Human Resources and employee management provider CavinHR leaks 400,000+ files including their customer’s employee files and internal employees.

CavinHR had a data breach. Automation and technology is important to any business where time is money, but one thing to never overlook is cyber security. It is common knowledge in the business world that a company’s most valuable asset is their employees and their customers. You could imagine it would be a nightmare for any company to discover their employee data had been exposed online and non-password protected. Thousands of employee files were safely secured after researchers were able to notify CavinHR / Cavintek of a massive breach containing 411,061 files of internal and external client data.

Both Bob Diachenko and Jeremiah Fowler of Security Discovery had seen this database appear multiple times and had both reported it separately several months apart with no reply.

“We saw this particular database so often that we started to ignore it after sending several data breach notifications with no reply or response. We can verify that CavinHR / Cavintek was publicly accessible for several months and it is unknown how many other people accessed the database during that time”. – Jeremiah Fowler  

Inside the database there were files that referenced Cavintek Inc that according to their website is registered in Miami, FL and CavinHR that has a California address, but nearly all of the internal files appear to show that the heart of the business or perhaps the entire operation is based in India? We should stress that there is nothing at all wrong with basing your business in India and there are many qualified IT professionals there. However, the problem comes with data security and protection laws. In India it could theoretically be hard to enforce data protection laws where in California and Florida there are strict regulations and a well established reporting process. There are also massive fines and penalties for failing to report data breaches to state governments and employees in a timely manner and in India this is still a gray area in terms of enforcement.

Companies should consider all options when using any software or service that stores their employee or customer data. This may include where is the legal jurisdiction is based in the event of legal liabilities of the employer or data management company. It does not hurt to ask the hard questions of your service provider and do as much research as you can before making a decision of who will have access to your organization’s most sensitive data.

Here is what we discovered that included the following:

  • Type: CouchDb database open for public access, visible in any browser.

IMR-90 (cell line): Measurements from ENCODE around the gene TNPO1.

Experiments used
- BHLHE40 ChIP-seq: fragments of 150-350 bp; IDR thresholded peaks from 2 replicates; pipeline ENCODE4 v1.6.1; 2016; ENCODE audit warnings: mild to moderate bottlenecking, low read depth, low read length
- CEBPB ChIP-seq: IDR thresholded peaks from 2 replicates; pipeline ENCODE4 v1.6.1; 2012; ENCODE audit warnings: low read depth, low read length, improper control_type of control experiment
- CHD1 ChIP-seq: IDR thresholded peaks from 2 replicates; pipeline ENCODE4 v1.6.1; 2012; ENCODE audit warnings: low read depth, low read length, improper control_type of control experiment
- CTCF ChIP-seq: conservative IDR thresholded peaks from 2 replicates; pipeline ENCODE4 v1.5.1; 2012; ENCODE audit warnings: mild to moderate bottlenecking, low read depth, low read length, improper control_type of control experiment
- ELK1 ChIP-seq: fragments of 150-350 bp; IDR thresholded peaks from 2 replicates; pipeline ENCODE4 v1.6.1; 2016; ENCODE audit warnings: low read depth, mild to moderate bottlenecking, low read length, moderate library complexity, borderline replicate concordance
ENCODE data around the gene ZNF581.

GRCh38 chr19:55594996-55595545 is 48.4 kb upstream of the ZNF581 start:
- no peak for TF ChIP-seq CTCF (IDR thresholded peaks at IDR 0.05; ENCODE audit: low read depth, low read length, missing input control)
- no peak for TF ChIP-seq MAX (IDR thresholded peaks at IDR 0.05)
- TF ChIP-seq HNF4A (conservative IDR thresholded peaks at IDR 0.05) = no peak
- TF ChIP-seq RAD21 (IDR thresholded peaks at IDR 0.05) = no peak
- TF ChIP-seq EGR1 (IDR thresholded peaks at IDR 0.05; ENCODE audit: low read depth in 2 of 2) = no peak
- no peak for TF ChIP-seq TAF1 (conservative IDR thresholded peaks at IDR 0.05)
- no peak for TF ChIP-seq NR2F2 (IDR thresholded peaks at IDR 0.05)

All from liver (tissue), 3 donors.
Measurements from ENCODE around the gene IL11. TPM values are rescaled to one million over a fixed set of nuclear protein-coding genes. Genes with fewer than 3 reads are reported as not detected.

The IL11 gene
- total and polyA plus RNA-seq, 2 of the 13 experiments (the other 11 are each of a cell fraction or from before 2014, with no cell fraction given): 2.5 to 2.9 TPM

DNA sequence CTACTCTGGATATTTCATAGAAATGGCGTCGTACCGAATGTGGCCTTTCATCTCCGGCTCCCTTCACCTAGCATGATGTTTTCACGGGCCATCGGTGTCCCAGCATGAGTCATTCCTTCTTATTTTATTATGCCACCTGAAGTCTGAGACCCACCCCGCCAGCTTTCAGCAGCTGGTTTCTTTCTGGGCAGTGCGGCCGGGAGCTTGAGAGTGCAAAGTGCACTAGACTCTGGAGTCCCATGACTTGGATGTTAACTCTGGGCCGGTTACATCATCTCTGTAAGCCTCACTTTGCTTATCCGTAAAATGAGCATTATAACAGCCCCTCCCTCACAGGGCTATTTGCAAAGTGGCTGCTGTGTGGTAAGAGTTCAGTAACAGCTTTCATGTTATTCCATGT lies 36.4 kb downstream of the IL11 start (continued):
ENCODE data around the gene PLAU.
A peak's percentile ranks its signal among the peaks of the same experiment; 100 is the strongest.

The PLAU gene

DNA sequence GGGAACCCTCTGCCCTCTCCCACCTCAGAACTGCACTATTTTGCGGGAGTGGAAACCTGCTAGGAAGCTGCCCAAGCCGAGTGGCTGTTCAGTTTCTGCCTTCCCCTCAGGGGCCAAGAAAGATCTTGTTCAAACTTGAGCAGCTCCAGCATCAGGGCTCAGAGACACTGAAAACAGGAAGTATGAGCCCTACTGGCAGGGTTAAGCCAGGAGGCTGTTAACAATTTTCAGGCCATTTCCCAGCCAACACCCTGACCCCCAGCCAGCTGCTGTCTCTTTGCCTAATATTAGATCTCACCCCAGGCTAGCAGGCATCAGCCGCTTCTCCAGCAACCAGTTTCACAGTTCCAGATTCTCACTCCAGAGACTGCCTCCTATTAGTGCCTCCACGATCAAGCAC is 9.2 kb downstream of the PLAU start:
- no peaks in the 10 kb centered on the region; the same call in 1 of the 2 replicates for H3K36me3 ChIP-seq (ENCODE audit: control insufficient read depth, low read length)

• Data could be downloaded, edited, or even deleted with no password or administrative credentials.
  • 411,061 files of internal and external client data.
  • 13,000+ Employee profiles some with names, date of birth, salary, bank info, religion, blood type and spouse data.
  • Charity client data and detailed recipient information (PII).
  • Other potentially sensitive data including EU citizen information with possible GDPR violations.
  • Task information, employee ID numbers, emails (inbound/Outbound), notes including health information that is highly sensitive.

It seems that there are some precautions to prevent data from being intercepted, but once that data was backed up to their server it was open for anyone with an internet connection.

According to their website: “Our data centers are manned 24 X 7, with trained security guards, built-in firewalls and private subnets. Elaborate security policies control access levels for our own staff to access these servers. All databases are backed up every 5 minutes, so the maximum data loss is restricted to 5 minutes.

Best Practice – Don’t make it hard to contact you

Email security is great, until it’s not. We always include the exposed IP address URL and screenshots of what we found in the data breach notification. CavinHr/ Cavintek had enabled a security feature that bounced every email with an attachment or link to spam classification. Don’t make it hard to report issues, bugs, or a data leak and then when something happens it is nearly impossible to notify your organization. Companies should make it easy and even include a simple text document in their database with instructions of your disclosure reporting protocol. This way if a legitimate security researcher finds your database you can rest assured knowing they will contact you fast to help you close the data exposure and not spend days or weeks sending emails off in to space while your data is at risk. Then, obviously don’t ignore data breach notification emails.

 

*We have asked to speak with someone at CavinHr/ Cavintek to answer any questions of how we discovered the database. Despite multiple requests for comment, no one has replied at the time of publication.

 

 

About the Author

Jeremiah Fowler
Jeremiah Fowler: Senior Security Researcher, Communications Specialist and Journalist at SecurityDiscovery.com. I care about data protection, privacy, cyber security issues, and responsible disclosure. Contact me: j(at)securitydiscovery.com